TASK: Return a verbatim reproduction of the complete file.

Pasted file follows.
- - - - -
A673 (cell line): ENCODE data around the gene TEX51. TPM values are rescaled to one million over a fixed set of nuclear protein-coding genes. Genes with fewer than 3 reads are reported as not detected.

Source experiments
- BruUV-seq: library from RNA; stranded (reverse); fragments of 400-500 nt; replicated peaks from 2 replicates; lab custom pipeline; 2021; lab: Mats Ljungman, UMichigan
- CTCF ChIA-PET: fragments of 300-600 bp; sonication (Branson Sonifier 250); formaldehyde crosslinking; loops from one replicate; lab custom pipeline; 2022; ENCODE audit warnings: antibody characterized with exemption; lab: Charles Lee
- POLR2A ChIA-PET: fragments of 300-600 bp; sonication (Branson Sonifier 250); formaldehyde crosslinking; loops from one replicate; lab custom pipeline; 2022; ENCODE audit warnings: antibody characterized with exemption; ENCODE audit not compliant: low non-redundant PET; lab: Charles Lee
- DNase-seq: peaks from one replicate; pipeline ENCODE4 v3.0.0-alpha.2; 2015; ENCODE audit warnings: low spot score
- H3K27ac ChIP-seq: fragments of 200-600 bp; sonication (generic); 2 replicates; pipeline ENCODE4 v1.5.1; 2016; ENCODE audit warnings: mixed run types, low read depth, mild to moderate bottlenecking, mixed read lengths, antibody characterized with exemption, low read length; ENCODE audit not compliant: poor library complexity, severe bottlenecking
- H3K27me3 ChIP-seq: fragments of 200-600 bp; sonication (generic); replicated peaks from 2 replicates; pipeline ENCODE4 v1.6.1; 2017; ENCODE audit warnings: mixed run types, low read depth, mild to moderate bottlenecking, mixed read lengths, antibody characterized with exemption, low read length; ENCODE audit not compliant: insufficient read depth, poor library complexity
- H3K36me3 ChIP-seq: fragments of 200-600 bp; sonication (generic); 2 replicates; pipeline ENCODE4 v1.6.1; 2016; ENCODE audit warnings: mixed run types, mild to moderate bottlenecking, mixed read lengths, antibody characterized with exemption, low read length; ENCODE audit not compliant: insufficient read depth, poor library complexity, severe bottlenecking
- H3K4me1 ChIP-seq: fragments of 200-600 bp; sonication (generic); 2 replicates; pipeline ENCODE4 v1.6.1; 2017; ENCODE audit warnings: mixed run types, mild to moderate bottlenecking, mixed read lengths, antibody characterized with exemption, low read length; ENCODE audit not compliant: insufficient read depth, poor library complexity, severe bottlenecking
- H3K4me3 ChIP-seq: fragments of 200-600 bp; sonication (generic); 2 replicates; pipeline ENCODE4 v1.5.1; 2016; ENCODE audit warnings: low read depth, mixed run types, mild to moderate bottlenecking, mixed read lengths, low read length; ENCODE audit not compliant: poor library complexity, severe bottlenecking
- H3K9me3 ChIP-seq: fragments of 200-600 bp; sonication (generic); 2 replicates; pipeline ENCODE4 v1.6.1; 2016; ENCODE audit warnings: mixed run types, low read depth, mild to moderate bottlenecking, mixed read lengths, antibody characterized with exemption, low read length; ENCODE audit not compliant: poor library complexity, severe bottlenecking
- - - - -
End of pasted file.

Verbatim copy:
A673 (cell line): ENCODE data around the gene TEX51. TPM values are rescaled to one million over a fixed set of nuclear protein-coding genes. Genes with fewer than 3 reads are reported as not detected.

Source experiments
- BruUV-seq: library from RNA; stranded (reverse); fragments of 400-500 nt; replicated peaks from 2 replicates; lab custom pipeline; 2021; lab: Mats Ljungman, UMichigan
- CTCF ChIA-PET: fragments of 300-600 bp; sonication (Branson Sonifier 250); formaldehyde crosslinking; loops from one replicate; lab custom pipeline; 2022; ENCODE audit warnings: antibody characterized with exemption; lab: Charles Lee
- POLR2A ChIA-PET: fragments of 300-600 bp; sonication (Branson Sonifier 250); formaldehyde crosslinking; loops from one replicate; lab custom pipeline; 2022; ENCODE audit warnings: antibody characterized with exemption; ENCODE audit not compliant: low non-redundant PET; lab: Charles Lee
- DNase-seq: peaks from one replicate; pipeline ENCODE4 v3.0.0-alpha.2; 2015; ENCODE audit warnings: low spot score
- H3K27ac ChIP-seq: fragments of 200-600 bp; sonication (generic); 2 replicates; pipeline ENCODE4 v1.5.1; 2016; ENCODE audit warnings: mixed run types, low read depth, mild to moderate bottlenecking, mixed read lengths, antibody characterized with exemption, low read length; ENCODE audit not compliant: poor library complexity, severe bottlenecking
- H3K27me3 ChIP-seq: fragments of 200-600 bp; sonication (generic); replicated peaks from 2 replicates; pipeline ENCODE4 v1.6.1; 2017; ENCODE audit warnings: mixed run types, low read depth, mild to moderate bottlenecking, mixed read lengths, antibody characterized with exemption, low read length; ENCODE audit not compliant: insufficient read depth, poor library complexity
- H3K36me3 ChIP-seq: fragments of 200-600 bp; sonication (generic); 2 replicates; pipeline ENCODE4 v1.6.1; 2016; ENCODE audit warnings: mixed run types, mild to moderate bottlenecking, mixed read lengths, antibody characterized with exemption, low read length; ENCODE audit not compliant: insufficient read depth, poor library complexity, severe bottlenecking
- H3K4me1 ChIP-seq: fragments of 200-600 bp; sonication (generic); 2 replicates; pipeline ENCODE4 v1.6.1; 2017; ENCODE audit warnings: mixed run types, mild to moderate bottlenecking, mixed read lengths, antibody characterized with exemption, low read length; ENCODE audit not compliant: insufficient read depth, poor library complexity, severe bottlenecking
- H3K4me3 ChIP-seq: fragments of 200-600 bp; sonication (generic); 2 replicates; pipeline ENCODE4 v1.5.1; 2016; ENCODE audit warnings: low read depth, mixed run types, mild to moderate bottlenecking, mixed read lengths, low read length; ENCODE audit not compliant: poor library complexity, severe bottlenecking
- H3K9me3 ChIP-seq: fragments of 200-600 bp; sonication (generic); 2 replicates; pipeline ENCODE4 v1.6.1; 2016; ENCODE audit warnings: mixed run types, low read depth, mild to moderate bottlenecking, mixed read lengths, antibody characterized with exemption, low read length; ENCODE audit not compliant: poor library complexity, severe bottlenecking